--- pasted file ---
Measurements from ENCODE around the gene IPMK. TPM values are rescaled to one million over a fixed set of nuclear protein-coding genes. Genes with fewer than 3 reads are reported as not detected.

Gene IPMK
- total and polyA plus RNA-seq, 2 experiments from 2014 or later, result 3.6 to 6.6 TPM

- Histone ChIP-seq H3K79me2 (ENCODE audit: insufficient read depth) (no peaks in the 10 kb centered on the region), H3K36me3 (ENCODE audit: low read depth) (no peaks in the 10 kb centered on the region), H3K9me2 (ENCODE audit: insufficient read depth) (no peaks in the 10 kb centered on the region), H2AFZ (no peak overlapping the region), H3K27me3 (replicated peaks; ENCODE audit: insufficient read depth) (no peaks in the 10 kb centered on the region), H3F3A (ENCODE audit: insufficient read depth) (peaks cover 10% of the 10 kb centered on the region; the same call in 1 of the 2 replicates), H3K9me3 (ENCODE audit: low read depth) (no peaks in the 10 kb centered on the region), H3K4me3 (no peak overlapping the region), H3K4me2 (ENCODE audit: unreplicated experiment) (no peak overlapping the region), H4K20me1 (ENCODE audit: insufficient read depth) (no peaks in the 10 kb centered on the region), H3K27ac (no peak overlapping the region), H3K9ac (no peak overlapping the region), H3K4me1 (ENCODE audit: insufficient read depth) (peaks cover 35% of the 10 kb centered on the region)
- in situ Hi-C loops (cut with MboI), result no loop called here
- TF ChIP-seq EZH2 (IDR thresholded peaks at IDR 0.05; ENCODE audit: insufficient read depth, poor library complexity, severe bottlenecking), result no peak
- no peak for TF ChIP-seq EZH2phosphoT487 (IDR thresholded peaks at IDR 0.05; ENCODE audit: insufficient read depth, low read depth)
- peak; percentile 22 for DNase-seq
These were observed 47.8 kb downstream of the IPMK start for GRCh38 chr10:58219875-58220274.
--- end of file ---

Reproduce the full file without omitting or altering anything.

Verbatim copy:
Measurements from ENCODE around the gene IPMK. TPM values are rescaled to one million over a fixed set of nuclear protein-coding genes. Genes with fewer than 3 reads are reported as not detected.

Gene IPMK
- total and polyA plus RNA-seq, 2 experiments from 2014 or later, result 3.6 to 6.6 TPM

- Histone ChIP-seq H3K79me2 (ENCODE audit: insufficient read depth) (no peaks in the 10 kb centered on the region), H3K36me3 (ENCODE audit: low read depth) (no peaks in the 10 kb centered on the region), H3K9me2 (ENCODE audit: insufficient read depth) (no peaks in the 10 kb centered on the region), H2AFZ (no peak overlapping the region), H3K27me3 (replicated peaks; ENCODE audit: insufficient read depth) (no peaks in the 10 kb centered on the region), H3F3A (ENCODE audit: insufficient read depth) (peaks cover 10% of the 10 kb centered on the region; the same call in 1 of the 2 replicates), H3K9me3 (ENCODE audit: low read depth) (no peaks in the 10 kb centered on the region), H3K4me3 (no peak overlapping the region), H3K4me2 (ENCODE audit: unreplicated experiment) (no peak overlapping the region), H4K20me1 (ENCODE audit: insufficient read depth) (no peaks in the 10 kb centered on the region), H3K27ac (no peak overlapping the region), H3K9ac (no peak overlapping the region), H3K4me1 (ENCODE audit: insufficient read depth) (peaks cover 35% of the 10 kb centered on the region)
- in situ Hi-C loops (cut with MboI), result no loop called here
- TF ChIP-seq EZH2 (IDR thresholded peaks at IDR 0.05; ENCODE audit: insufficient read depth, poor library complexity, severe bottlenecking), result no peak
- no peak for TF ChIP-seq EZH2phosphoT487 (IDR thresholded peaks at IDR 0.05; ENCODE audit: insufficient read depth, low read depth)
- peak; percentile 22 for DNase-seq
These were observed 47.8 kb downstream of the IPMK start for GRCh38 chr10:58219875-58220274.